Or can I use the time spent worrying (even the nano-seconds, when added up) to read, to further myself, to achieve, so that those worries recede beyond the horizon.
Can I become the Ocean instead of just the ripples (the fears) that eventually lap onto a muddy shore.
When do I sit and regret the past?
What I said at the party the other day. How I treated those people ten years ago. Not that I want to excuse any failings or not learn from them.
I can learn from them right now.
But if I regret, if I play over events, then I am no longer being observant of right now, I am lost in the moment, I am in a time machine, I am in a dream factory, floating in nebula, light years from reality.
When am I feeling lonely.
Wondering what the other people are doing? Are they wondering about me?
How many times have I been lonely in a crowd, dead eyes all wandering aimlessly in their futures or pasts while we shuffle through the dying light of the current day.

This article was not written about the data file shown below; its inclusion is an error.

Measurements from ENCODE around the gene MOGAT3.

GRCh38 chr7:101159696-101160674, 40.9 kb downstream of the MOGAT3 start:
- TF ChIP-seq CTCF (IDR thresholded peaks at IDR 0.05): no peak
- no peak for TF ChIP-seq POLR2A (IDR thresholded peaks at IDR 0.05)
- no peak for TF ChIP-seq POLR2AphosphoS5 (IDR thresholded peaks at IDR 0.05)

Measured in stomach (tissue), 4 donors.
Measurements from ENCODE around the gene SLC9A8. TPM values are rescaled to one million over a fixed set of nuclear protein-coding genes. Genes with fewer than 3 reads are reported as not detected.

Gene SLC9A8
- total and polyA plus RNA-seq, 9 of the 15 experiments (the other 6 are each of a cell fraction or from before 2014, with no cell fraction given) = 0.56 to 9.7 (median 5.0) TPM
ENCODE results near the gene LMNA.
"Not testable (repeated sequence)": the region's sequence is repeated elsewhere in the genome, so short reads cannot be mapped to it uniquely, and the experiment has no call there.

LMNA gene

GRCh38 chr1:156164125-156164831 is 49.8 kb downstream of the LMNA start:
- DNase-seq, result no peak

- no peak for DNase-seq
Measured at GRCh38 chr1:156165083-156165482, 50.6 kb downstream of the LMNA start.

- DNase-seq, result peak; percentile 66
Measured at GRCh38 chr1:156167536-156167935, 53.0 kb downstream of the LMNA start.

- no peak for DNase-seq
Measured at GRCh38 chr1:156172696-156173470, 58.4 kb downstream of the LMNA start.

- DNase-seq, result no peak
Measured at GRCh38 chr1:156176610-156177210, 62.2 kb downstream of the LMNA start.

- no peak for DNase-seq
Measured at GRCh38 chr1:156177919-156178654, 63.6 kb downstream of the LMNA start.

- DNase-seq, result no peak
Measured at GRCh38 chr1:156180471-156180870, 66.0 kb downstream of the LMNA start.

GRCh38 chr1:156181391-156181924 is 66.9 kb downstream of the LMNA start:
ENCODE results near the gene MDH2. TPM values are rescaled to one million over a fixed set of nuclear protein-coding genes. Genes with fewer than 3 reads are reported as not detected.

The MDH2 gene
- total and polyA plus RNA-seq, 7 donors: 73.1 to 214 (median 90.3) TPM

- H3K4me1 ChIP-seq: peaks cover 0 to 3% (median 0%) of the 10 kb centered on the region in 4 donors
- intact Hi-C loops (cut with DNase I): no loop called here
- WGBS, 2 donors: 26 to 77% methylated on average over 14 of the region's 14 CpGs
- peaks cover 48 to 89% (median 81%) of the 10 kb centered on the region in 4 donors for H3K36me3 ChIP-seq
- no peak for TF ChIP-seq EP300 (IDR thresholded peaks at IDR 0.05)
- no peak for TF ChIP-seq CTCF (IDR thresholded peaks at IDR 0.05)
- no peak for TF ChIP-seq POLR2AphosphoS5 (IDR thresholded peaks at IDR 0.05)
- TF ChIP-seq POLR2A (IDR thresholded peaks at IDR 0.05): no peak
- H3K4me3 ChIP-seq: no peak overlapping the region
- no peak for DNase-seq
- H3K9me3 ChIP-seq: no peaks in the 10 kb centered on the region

When am I trying to please someone.
When you look into a mirror, you only see a piece of glass, you don’t really see yourself. If anyone else is your mirror, you are stuck in a glass house, instead of a home you can really live. First, I need to please myself. This doesn’t mean kill people. It means focusing on my own situation, how best I can center myself, and in doing so, help the most people. Or not, if they don’t need help.
Do I work too hard at living my life.
Rather than just letting it be lived, moment by moment.
Am I being honest with myself.
Before superficially trying to be good for others?
Did I enjoy the last hour?
Or did I waste it?
Am I trying to change negative attitudes in myself?
Before trying to change the negative conditions I find myself in?
Am I loving?
Or trying too hard to be loved?
Do I lament about great failures?